Chicago cop, and all-round hard man Jim Brannigan (John Wayne) is ordered to fly out to London, England, to bring back bail-skipping gangster Ben Larkin (John Vernon). But just as Brannigan arrives, Larkin is abducted by a bunch of British crooks who plan to hold him for a hefty ransom. Aided by stiff-lipped Scotland Yard detective Charles Swann (Richard Attenborough), Brannigan attempts to track down the kidnappers so that he can get hold of his man.

Wayne looks pretty old for this kind of energetic action stuff, but he has a certain rugged charisma that allows him to more-or-less get away with it. The supporting cast is generally very good - Attenborough registers well as the Scotland Yard detective; Judy Geeson looks lovely and has a good role as the lady assigned to look after Brannigan during his stay; Vernon adds another unpleasant bad guy to his villains' gallery; and little-known Daniel Pilon has the best scenes in the film as a genuinely evil hit-man assigned to erase Brannigan. The music, scored by Dominic Frontiere, is hilariously '70s and is poured over the action with little consideration. There are also some unnecessary comic moments, such as the needlessly farcical bar-room brawl sequence which is out of tune with the rest of the film (Maltin, preposterously, called the bar-room brawl the high spot of the film but if anything it's the low point). At its worst, Brannigan stoops pretty low, but these low moments are gladly quite sporadic. For most of the way, it's an entertaining - if never truly excellent - star vehicle, and a genuinely "different" role for The Duke.
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John Wayne in England. The 'Duke' and the Queen?!
buzznzipp199512 December 2006
Proper settings, tea and crumpets. The 'Duke' in London. That just sounds hilarious! An investigation, from one of America's,( forget that the world's) most beloved western cowboy hero...over the pond, to follow a case. Face it, Marion Morrison, always played the character, named "John Wayne", in everything he did. People loved that. They loved him. It's plain to see, but I laughed out loud, quite a few times in this police story of murder and mayhem in Jolly old England. Lt. Brannigan informs Attenbourogh's Commander Swann of Scotland yard that they need to "Hit the streets and pass out some of that good green stuff, e Pluribus Unim!" Only a cowboy cop would say that. In the middle of a club in London and he is asking for Pancakes and bacon, with eggs. What shame, hath he none? Might he embarrass himself in front of the Queen's subject's? Non-sense! Here is a bull, in a china shop. The original rough-rider and with him a dedicated great casting of characters. John Vernon, is irreplaceable as Mr.big! The quintessential gangster, his voice is booming and he is definitely outspoken. Big bad Ben Larkin, the one that J.B. wants to lock up, or put under! I especially enjoyed even the little things i.e. when they decided to walk instead of ride and talked their business in the street heading through the park. The camera work etc. John Gorman is a Erie great addition to the cast as the hit-man. Scary numb looking gentlemen. The story gets even more interesting with the partnering up of Det. Sgt. Thatcher, 'Jenny' as Brannigan refers to her. American brevity. I especially enjoyed that she 'kissed' him at the dinner table, when he admitted that he had made a mistake with a rookie. Then she said when asked why, ' You're just so darn solid.' "Fat you mean." He chuckles. From the question of Cmdr Swann, when asked about describing an opinion of Jim Brannigan, answers, "Well, he's an American." to the bar room set-up, and brawl, and the chase through the streets past Market Square, and over Tower Bridge!! Brannigan especially loves 'Knock knock' jokes, the punch line, kicking down the front door! Then informed Ben Larkin that he could reach for his gun, if he wanted to sing Soprano! I love it.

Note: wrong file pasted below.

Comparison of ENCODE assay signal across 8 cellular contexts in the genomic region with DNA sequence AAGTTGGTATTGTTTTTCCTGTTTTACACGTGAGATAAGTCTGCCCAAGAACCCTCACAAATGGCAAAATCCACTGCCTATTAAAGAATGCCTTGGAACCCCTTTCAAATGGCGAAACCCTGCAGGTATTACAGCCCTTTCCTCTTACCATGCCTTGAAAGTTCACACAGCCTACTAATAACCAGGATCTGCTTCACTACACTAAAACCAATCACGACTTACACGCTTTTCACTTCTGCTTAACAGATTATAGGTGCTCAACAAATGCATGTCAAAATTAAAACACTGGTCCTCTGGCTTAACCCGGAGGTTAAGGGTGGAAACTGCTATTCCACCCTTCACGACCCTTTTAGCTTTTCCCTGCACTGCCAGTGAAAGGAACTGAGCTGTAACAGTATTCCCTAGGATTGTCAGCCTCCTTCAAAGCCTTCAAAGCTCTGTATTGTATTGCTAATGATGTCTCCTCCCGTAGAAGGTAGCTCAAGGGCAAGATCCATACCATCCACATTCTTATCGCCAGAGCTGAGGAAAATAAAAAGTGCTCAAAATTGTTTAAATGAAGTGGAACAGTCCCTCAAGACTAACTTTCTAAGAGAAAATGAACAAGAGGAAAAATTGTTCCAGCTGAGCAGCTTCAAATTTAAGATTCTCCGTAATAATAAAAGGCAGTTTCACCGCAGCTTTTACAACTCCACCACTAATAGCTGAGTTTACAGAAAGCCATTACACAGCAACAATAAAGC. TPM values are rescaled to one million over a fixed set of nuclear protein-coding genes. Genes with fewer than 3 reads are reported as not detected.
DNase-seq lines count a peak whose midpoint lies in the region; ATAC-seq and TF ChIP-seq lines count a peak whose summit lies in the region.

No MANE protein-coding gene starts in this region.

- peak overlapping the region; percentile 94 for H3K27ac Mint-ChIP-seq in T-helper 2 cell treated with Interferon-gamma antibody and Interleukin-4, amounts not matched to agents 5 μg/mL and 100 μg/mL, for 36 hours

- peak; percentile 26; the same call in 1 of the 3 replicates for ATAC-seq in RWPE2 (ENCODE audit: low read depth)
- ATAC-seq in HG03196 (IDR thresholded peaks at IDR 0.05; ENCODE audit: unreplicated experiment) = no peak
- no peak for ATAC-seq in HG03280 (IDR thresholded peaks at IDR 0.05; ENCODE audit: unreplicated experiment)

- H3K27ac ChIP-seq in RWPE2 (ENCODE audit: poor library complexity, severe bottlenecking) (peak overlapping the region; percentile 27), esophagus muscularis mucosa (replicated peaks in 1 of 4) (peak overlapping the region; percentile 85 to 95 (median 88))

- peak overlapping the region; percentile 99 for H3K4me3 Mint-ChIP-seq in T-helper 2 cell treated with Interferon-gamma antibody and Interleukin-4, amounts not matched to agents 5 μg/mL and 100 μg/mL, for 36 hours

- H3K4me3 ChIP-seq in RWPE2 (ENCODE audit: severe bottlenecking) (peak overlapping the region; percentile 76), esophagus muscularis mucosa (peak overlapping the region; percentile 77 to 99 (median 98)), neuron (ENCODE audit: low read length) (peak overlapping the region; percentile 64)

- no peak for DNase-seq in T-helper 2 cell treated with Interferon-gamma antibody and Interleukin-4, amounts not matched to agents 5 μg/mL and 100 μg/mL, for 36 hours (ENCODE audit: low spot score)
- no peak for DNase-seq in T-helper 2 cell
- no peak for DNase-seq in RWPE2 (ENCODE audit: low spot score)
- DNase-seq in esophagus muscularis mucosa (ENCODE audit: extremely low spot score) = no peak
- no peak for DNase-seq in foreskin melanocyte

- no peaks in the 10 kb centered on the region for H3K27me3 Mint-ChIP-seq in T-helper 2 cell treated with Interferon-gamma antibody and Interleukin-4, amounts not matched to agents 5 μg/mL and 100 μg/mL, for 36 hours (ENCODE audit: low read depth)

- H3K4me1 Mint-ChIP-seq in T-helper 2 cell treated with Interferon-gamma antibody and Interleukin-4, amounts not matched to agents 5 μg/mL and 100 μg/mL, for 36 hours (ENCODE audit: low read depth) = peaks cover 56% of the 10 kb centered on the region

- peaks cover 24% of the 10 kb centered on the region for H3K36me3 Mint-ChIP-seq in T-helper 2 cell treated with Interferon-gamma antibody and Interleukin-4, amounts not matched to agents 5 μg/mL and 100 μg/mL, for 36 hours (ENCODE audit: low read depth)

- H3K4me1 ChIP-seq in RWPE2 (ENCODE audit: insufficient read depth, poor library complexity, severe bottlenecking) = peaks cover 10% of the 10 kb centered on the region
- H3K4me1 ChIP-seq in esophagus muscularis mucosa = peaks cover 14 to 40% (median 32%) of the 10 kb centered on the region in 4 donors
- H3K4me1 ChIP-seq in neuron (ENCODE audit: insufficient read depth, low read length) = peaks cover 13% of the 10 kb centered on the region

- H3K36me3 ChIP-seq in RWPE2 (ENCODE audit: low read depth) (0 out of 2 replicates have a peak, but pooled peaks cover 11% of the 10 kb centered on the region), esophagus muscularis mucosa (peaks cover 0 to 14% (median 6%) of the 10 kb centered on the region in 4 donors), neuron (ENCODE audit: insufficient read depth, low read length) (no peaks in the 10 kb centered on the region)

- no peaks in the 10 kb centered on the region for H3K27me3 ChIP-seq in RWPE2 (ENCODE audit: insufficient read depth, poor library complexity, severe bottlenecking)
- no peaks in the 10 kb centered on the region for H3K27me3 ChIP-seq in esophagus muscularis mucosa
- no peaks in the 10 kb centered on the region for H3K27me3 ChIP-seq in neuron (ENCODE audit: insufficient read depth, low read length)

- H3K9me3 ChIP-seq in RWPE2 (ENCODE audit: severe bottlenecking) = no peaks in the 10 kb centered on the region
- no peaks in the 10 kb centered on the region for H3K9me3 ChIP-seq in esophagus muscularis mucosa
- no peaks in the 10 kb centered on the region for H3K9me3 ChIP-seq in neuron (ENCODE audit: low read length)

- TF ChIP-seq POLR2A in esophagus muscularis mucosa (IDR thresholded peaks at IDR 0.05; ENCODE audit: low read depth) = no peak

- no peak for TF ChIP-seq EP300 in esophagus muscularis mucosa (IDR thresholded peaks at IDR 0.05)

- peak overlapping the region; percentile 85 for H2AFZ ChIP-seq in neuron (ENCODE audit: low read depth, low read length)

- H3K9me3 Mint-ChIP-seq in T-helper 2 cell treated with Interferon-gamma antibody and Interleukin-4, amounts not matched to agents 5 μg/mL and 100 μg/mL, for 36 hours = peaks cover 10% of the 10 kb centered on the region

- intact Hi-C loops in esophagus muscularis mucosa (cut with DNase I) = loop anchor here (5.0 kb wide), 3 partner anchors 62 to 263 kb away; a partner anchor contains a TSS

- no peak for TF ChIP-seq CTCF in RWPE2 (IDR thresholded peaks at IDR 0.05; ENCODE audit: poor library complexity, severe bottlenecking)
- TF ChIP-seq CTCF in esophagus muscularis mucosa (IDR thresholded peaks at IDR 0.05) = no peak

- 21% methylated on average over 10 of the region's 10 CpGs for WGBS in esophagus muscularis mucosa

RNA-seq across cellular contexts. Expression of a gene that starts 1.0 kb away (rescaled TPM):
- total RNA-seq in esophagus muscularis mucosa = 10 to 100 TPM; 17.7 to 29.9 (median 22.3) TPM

The music in this for a Wayne film, was in fact absolutely capitol, it should have won an award. The film has intense Wayne action! The story and acting are just what they should be, a seventies classic that can be enjoyed by John Wayne fans again and again!!

I recommend to the discriminating Wayne fan that likes a taste of adventure mixed into the storyline. (****)